3. It generally produces in those toward whom it is shown a peculiarly strong and enduring attachment. "Pain is the deepest thing we have in our nature, and union through pain has always seemed more real and more holy than any other" (A.H. Hallam). "I do not know where a better home could have been provided for David than among those men in distress, in debt, in discontent. If it behoved a ruler to know the heart of his subjects, their sorrows, their wrongs, their crimes, - to know them and to sympathise with them, - this was surely as precious a part of his schooling as the solitude of his boyhood, or as any intercourse he had with men who had never faced the misery of the world, and never had any motive to quarrel with its laws. Through oppression, confusion, lawlessness he was learning the eternal, essential righteousness of God" (Maurice).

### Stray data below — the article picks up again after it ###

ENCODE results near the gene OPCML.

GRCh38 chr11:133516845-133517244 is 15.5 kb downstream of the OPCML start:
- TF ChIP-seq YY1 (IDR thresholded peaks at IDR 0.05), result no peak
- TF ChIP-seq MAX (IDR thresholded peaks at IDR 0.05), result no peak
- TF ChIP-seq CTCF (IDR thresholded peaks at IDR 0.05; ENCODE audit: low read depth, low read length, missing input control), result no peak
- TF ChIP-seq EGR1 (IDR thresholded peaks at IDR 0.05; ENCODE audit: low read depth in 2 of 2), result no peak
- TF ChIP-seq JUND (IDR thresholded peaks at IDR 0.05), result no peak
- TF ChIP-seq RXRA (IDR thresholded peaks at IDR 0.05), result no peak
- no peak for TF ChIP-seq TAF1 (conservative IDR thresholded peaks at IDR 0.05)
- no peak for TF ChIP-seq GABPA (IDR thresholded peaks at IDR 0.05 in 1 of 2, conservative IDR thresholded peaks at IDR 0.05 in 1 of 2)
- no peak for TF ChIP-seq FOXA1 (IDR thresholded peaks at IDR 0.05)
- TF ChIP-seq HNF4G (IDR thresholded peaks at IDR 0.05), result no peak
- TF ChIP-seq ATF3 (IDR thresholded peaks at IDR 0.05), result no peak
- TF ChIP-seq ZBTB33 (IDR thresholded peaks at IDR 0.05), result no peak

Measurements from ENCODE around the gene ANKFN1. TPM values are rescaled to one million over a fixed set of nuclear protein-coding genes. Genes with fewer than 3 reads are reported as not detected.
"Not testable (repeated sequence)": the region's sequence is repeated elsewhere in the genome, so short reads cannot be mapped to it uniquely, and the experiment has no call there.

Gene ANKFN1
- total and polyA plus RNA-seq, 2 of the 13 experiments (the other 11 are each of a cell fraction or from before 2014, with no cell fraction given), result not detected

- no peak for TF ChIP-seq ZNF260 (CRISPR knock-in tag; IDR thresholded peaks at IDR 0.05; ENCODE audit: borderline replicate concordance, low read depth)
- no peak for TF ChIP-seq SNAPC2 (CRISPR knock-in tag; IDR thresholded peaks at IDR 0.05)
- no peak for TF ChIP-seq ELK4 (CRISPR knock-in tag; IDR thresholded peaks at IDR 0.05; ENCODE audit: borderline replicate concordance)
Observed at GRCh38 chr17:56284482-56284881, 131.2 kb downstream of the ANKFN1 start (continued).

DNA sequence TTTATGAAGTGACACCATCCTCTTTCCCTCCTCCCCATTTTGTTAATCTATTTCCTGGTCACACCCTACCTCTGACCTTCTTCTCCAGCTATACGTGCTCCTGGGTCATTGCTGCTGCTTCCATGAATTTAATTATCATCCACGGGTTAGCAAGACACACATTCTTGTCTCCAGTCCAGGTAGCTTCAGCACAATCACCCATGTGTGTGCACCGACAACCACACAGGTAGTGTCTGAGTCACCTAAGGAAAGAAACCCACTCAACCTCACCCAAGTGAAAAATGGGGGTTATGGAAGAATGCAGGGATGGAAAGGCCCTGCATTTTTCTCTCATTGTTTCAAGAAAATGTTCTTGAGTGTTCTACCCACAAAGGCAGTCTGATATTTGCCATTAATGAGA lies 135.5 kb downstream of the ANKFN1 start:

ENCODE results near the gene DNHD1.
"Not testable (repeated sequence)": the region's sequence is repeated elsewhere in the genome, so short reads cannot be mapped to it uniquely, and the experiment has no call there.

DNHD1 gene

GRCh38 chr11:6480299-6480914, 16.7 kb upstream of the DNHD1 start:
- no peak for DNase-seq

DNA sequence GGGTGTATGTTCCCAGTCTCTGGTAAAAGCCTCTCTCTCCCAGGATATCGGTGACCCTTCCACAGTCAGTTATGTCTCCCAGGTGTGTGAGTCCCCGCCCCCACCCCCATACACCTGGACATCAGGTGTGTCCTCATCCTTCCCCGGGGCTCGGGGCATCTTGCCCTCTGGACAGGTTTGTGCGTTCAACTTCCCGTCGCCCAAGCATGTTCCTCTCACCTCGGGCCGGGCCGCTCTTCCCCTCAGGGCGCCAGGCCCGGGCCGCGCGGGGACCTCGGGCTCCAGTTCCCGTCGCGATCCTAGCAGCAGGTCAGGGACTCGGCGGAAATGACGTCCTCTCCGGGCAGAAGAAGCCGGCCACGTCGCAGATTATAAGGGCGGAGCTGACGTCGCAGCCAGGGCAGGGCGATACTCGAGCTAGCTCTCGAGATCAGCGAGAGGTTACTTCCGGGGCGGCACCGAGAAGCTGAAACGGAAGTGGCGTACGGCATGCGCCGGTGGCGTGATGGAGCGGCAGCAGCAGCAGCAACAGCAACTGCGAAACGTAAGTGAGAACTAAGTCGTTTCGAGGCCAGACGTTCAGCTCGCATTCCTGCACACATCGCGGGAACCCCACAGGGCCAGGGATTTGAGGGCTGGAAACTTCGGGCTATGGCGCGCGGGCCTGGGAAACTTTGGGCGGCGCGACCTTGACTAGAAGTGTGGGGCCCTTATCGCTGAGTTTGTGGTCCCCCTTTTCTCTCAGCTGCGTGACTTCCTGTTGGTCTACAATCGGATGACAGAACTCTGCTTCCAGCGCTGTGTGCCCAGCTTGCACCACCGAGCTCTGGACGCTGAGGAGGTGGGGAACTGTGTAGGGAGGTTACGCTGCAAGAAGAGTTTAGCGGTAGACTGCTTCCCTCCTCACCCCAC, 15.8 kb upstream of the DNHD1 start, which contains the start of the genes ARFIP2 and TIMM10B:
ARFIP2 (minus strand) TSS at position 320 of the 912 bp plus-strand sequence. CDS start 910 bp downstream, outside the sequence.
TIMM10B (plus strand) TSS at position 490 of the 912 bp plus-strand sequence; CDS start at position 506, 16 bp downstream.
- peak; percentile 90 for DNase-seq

III. ASSUMING THE LEADERSHIP OF THE FAITHFUL. "He became captain over them: and there were with him about four hundred men" - afterwards six hundred (1 Samuel 23:13); including his nephews, Abishai (1 Samuel 26:6), Joab, Asahel, and Amasa, Ahimelech the Hittite, the "three mighty men" who "broke through the host of the Philistines and drew water out of the well of Bethlehem" (2 Samuel 23:16), many of those whose names are recorded in the list of David's heroes (1 Chronicles 11:10 47), Gadites "whose faces were like the faces of lions, and were as swift as the roes upon the mountains," Benjamites and men of Judah, under Amasai, on whom "the Spirit came, and he said, Thine are we," etc.; "for thy God helpeth thee" (1 Chronicles 12:8-18). Some of them possessed, perhaps, little religious principle, and were ready for any adventurous enterprise; but most of them were young, free, noble spirits, resenting the tyranny of Saul, and sympathising with all that was best in the nation - "the unconscious materials out of which a new world was to be formed." David's leadership was -